As (I think) this should be quite a common problem, how is it solved
in an elegant and efficient way?
I know it's also possible to redefine new , but I don't know how to do
it, and it seems a little overkill to this problem....

Thank you again!
StephQ
Could you reuse the same temp space again and again? In other words,
maybe the best solution is something where you allocate (either on the
stack or the heap) one time outside of the loop, then pass the
'scratch space' to your function. If that would work, it probably
wouldn't matter how you allocate in the first place, since you're only
doing it once. Also, even if it wastes some space, again you're only
doing it once, so it probably wouldn't matter.

Michael

Feb 27 '07 #4

P: n/a
StephQ wrote:
Suppose we are performing a numerical simulation that involves calling
a function that performs some stuff. This function is called inside a
for loop which iterates for many (100.000) times. The function does
not perform complicated calculations but requires some "storage" to
store 4 temporary "vectors" (concept: they could be doubles*,
valarrays, vectors,....) for intermediate operations before returning
the result.
Possible solutions:
1) new / delete to allocate memory in the heap at each call: it's
slow
2) allocate memory in the stack with things like double
s1[1000],...,double s4[1000] at each call: I'm wasting stack memory.
Slow?
3) use static vectors and check at each call if the function has been
called before to avoid allocating/deallocating memory again.
4) define a class for storage purposes (with the 4 vectors) and add to
the function's arguments....
5) define these vectors inside some class that I'm passing anyway to
the function: the classes begins to contain things that really should
not belong to them....
None of these solutions seems completely satisfactory to me.
As (I think) this should be quite a common problem, how is it solved
in an elegant and efficient way?
I know it's also possible to redefine new , but I don't know how to do
it, and it seems a little overkill to this problem....

Thank you again!
StephQ
You can look into boost::pool and see if that satisfies your
criteria.

http://www.boost.org/libs/pool/doc/index.html

HTH
Feb 27 '07 #5

P: n/a
On 26 Feb 2007 15:42:13 -0800 in comp.lang.c++, "Puppet_Sock" <pu*********@hotmail.comwrote,
>4) define a class for storage purposes (with the 4 vectors) and add to
the function's arguments....
This would get my vote; except, I would probably make the function into a member function of that class. Each time the function is called it uses vector::reserve() to
ensure enough memory, which does nothing if there is already enough.

Feb 27 '07 #6

P: n/a
On Feb 26, 11:48 pm, Ian Collins <ian-n...@hotmail.comwrote:
StephQwrote:
Suppose we are performing a numerical simulation that involves calling
a function that performs some stuff. This function is called inside a
for loop which iterates for many (100.000) times. The function does
not perform complicated calculations but requires some "storage" to
store 4 temporary "vectors" (concept: they could be doubles*,
valarrays, vectors,....) for intermediate operations before returning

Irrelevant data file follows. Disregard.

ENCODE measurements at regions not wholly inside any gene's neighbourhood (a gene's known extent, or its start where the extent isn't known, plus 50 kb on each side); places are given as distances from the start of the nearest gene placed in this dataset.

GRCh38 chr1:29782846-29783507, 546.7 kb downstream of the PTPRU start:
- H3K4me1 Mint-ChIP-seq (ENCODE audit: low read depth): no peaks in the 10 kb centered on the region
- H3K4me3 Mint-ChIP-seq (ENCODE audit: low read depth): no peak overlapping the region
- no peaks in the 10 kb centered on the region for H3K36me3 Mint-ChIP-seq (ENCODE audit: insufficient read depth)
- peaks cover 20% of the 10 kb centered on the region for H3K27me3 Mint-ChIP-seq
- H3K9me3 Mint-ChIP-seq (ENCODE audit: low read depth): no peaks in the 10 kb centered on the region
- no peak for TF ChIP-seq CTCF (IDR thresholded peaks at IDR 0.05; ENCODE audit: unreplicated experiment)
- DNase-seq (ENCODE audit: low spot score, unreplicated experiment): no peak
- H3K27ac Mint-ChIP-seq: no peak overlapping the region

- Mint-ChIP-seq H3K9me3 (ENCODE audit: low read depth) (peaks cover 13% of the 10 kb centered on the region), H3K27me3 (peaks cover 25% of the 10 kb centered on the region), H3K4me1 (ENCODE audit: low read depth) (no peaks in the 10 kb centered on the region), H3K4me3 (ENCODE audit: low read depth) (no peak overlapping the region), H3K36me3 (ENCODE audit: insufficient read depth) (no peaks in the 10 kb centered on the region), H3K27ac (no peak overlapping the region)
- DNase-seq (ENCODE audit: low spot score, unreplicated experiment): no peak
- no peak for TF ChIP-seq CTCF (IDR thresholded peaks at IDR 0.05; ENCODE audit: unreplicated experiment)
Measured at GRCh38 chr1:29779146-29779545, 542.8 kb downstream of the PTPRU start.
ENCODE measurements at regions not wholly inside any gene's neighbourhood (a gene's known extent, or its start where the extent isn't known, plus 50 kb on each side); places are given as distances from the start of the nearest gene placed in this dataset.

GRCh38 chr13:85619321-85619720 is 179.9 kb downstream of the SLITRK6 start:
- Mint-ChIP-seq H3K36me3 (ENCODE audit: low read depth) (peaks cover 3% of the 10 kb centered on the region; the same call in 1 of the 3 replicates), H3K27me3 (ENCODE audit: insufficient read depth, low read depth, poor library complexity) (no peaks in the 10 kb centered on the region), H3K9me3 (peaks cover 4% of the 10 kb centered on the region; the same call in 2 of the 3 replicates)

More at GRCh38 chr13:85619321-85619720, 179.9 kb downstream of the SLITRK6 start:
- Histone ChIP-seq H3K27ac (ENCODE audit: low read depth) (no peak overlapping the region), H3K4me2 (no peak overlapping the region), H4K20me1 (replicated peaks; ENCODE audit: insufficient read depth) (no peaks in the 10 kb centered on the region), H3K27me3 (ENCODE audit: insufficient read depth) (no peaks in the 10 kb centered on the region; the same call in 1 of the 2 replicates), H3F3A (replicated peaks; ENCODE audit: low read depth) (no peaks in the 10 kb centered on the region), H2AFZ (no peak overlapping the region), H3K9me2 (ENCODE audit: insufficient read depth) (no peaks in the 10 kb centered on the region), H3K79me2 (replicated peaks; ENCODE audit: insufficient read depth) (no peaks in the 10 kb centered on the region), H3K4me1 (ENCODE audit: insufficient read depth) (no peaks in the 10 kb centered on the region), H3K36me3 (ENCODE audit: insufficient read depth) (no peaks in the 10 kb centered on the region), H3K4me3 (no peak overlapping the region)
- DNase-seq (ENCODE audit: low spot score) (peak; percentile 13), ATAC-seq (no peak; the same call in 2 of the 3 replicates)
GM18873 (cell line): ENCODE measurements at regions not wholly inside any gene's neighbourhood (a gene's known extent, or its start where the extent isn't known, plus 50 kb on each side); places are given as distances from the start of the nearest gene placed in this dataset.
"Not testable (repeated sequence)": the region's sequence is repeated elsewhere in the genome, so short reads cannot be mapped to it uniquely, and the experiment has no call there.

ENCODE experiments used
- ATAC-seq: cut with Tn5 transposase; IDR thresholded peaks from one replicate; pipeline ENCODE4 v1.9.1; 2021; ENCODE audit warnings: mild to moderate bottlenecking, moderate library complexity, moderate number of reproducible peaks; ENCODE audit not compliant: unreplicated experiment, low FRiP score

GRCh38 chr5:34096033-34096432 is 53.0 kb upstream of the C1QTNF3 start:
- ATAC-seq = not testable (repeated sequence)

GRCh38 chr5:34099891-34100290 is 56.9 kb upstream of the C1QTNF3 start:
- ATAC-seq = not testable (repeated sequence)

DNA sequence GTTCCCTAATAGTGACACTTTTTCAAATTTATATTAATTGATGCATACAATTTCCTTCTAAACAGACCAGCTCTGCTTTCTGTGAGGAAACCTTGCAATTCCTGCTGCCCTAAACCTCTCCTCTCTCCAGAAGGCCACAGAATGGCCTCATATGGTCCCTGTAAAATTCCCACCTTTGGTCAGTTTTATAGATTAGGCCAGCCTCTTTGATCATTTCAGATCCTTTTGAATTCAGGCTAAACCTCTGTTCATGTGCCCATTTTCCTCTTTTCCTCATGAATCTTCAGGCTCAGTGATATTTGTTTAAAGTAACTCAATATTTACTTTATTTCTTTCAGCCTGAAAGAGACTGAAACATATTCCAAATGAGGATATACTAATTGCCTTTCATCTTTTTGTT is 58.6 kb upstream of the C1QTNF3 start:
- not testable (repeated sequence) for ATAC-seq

the result.

<snip>
As (I think) this should be quite a common problem, how is it solved
in an elegant and efficient way?

Split the allocation problem form the analysis by adding an allocator
for the temporary data. This could start as a simple wrapper for
new/delete and then be tuned to work with its own memory pool to suite
your requirements if new/delete is too slow.
Good tip, thank you!

StephQ
Feb 28 '07 #7

P: n/a
On Feb 27, 12:41 am, Piyo <cybermax...@yahoo.comwrote:
StephQwrote:
Suppose we are performing a numerical simulation that involves calling
a function that performs some stuff. This function is called inside a
for loop which iterates for many (100.000) times. The function does
not perform complicated calculations but requires some "storage" to
store 4 temporary "vectors" (concept: they could be doubles*,
valarrays, vectors,....) for intermediate operations before returning
the result.
Possible solutions:
1) new / delete to allocate memory in the heap at each call: it's
slow
2) allocate memory in the stack with things like double
s1[1000],...,double s4[1000] at each call: I'm wasting stack memory.
Slow?
3) use static vectors and check at each call if the function has been
called before to avoid allocating/deallocating memory again.
4) define a class for storage purposes (with the 4 vectors) and add to
the function's arguments....
5) define these vectors inside some class that I'm passing anyway to
the function: the classes begins to contain things that really should
not belong to them....
None of these solutions seems completely satisfactory to me.
As (I think) this should be quite a common problem, how is it solved
in an elegant and efficient way?
I know it's also possible to redefine new , but I don't know how to do
it, and it seems a little overkill to this problem....
Thank you again!
StephQ

You can look into boost::pool and see if that satisfies your
criteria.

http://www.boost.org/libs/pool/doc/index.html

HTH
I'm having a look, thanks!

StephQ

Feb 28 '07 #8

P: n/a
I decided to just put the temporary vectors inside a class that I'm
already passing (by reference) to the function.
This seems the best compromise to me, as this class is not defined
directly by the user anyway, so I'm avoiding messing with classes that
the user has to deal directly with.
I will look into boost:pool and the wrapper suggestion for more
complex problems.
Back to programming now...

StephQ

Feb 28 '07 #9

This discussion thread is closed

Replies have been disabled for this discussion.